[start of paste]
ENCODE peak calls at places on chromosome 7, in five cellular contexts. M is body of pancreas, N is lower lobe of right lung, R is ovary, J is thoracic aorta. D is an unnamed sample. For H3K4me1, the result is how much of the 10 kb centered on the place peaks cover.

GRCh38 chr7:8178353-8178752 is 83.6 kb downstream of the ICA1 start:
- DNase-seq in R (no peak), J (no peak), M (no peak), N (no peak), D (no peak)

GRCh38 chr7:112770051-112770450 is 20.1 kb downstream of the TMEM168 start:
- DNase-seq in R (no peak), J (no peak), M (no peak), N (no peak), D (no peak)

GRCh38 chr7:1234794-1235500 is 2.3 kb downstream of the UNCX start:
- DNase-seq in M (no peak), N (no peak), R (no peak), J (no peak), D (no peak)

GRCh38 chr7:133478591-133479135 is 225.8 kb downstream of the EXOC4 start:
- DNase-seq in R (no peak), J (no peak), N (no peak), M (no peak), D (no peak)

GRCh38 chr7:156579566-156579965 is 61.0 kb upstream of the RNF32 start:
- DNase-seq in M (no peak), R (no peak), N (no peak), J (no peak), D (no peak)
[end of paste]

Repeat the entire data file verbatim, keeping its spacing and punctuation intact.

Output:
ENCODE peak calls at places on chromosome 7, in five cellular contexts. M is body of pancreas, N is lower lobe of right lung, R is ovary, J is thoracic aorta. D is an unnamed sample. For H3K4me1, the result is how much of the 10 kb centered on the place peaks cover.

GRCh38 chr7:8178353-8178752 is 83.6 kb downstream of the ICA1 start:
- DNase-seq in R (no peak), J (no peak), M (no peak), N (no peak), D (no peak)

GRCh38 chr7:112770051-112770450 is 20.1 kb downstream of the TMEM168 start:
- DNase-seq in R (no peak), J (no peak), M (no peak), N (no peak), D (no peak)

GRCh38 chr7:1234794-1235500 is 2.3 kb downstream of the UNCX start:
- DNase-seq in M (no peak), N (no peak), R (no peak), J (no peak), D (no peak)

GRCh38 chr7:133478591-133479135 is 225.8 kb downstream of the EXOC4 start:
- DNase-seq in R (no peak), J (no peak), N (no peak), M (no peak), D (no peak)

GRCh38 chr7:156579566-156579965 is 61.0 kb upstream of the RNF32 start:
- DNase-seq in M (no peak), R (no peak), N (no peak), J (no peak), D (no peak)